Casino feels pinch as high-roller bets decline

Soaring numbers of high rollers at Las Vegas Sands' casino in Macau appear to have plateaued as the company's turnover from VIP gaming suffered its first sequential decline, despite a record quarter.

Turnover of VIP gambling chips during the first three months fell 6 per cent from the previous quarter to US$3.94 billion, compared with a 4 per cent rise in the Macau high-roller market for the period.

Two rivals opened new casinos during the quarter.

Sands management said the casino was experiencing shortages of VIP table space.

'We remain capacity-constrained as we ramp up the VIP side of the business, particularly during peak playing times,' Sands president William Weidner told investors in a conference call yesterday.

The company is adding 16 tables or 30 per cent more space for high-stakes play later this month. It is also reassessing its network of junket operators - marketing agents responsible for bringing in and issuing credit to gamblers - to ensure that only the highest of high rollers receive the VIP treatment.

'[High-stakes turnover] is increasing rapidly as we get better at it, as we broaden our network and separate wheat from chaff and as we tell certain junket operators: 'Sayonara, because you're not bringing high enough quality customers,'' Mr Weidner said.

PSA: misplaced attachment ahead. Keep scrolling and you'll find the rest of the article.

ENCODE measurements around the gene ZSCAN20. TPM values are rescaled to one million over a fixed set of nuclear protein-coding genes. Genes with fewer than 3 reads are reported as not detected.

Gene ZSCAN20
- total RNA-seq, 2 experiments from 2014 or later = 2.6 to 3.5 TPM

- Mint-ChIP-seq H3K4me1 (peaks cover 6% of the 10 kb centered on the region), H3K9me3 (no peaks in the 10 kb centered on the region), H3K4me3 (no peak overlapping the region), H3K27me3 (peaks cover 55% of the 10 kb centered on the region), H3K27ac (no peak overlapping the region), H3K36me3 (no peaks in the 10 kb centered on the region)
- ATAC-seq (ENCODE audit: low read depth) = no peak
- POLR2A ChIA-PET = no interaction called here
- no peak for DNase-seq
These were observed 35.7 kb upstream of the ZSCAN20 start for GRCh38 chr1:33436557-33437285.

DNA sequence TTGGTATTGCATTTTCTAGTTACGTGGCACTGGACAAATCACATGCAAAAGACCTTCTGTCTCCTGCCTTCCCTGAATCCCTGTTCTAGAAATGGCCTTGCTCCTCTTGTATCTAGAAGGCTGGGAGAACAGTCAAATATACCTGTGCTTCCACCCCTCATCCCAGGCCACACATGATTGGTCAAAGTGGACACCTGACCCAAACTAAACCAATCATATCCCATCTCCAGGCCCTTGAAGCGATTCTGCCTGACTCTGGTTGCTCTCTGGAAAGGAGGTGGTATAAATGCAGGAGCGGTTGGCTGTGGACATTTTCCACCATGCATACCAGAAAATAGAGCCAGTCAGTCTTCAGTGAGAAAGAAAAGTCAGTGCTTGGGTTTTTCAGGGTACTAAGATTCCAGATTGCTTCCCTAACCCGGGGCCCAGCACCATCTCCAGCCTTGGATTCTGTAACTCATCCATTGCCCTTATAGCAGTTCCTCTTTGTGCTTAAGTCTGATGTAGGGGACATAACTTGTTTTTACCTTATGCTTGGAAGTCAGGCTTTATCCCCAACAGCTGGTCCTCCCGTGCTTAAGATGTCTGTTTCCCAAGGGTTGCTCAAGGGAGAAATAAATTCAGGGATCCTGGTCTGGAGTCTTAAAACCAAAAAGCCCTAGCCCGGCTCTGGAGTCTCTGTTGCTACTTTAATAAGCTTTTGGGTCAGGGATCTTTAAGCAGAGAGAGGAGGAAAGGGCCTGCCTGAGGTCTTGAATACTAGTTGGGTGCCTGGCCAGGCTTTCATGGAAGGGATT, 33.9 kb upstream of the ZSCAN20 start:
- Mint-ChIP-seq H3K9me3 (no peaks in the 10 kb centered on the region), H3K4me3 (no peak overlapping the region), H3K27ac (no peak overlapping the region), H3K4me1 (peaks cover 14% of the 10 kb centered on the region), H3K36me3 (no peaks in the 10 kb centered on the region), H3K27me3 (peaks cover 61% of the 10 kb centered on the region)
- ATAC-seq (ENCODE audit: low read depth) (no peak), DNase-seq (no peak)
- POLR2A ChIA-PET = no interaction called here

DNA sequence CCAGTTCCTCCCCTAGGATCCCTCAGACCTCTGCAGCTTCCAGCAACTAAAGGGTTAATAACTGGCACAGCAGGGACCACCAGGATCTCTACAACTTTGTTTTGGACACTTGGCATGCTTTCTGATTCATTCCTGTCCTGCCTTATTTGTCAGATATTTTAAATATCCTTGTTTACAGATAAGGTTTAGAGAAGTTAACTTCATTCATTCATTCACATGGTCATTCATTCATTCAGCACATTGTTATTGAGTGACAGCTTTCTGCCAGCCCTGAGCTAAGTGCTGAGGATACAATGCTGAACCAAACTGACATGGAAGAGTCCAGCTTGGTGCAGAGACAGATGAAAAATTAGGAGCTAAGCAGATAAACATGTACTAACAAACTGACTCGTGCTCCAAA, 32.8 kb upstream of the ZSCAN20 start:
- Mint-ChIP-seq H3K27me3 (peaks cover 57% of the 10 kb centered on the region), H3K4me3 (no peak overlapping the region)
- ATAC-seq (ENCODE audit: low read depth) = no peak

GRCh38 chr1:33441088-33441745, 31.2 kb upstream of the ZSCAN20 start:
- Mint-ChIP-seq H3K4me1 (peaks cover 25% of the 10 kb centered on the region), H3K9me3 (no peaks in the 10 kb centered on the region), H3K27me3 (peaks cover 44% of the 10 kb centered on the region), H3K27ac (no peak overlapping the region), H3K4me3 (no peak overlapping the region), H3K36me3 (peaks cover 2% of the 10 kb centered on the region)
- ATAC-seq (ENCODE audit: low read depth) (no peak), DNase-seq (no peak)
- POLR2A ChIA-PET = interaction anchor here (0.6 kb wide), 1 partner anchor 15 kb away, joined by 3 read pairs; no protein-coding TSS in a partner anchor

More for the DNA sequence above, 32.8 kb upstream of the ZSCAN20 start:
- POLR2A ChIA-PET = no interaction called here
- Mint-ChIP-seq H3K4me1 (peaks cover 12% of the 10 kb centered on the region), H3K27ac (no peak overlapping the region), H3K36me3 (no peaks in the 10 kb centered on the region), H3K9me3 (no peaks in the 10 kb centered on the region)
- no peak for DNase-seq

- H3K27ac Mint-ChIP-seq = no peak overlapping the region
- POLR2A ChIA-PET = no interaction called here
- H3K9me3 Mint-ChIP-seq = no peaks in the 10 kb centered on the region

Despite the hiccup, steady growth in winnings from the mass-market tables and slot machines pushed net revenue at the Macau casino up 3.6 per cent from the previous quarter and 60 per cent from a year earlier to US$281.6 million. Adjusted earnings before interest, tax, depreciation and amortisation were US$103.26 million, up 2 per cent from the previous quarter and 53 per cent year on year.

The substantial increase from a year earlier was due primarily to growing VIP business, as Sands only formally launched junket programmes to lure high rollers in the first quarter last year.

Sands also operates a 4,000-room casino-hotel as well as a convention centre in Las Vegas but derives the majority of its revenue and profit from the 400-table Sands Macau casino.

Sands shares closed near record highs on Thursday at US$66.32, representing a price-earnings ratio of 82.9 times. The company is spending up to US$8 billion on Macau's Cotai development, which calls for 12 casino resorts and 20,000 hotel rooms.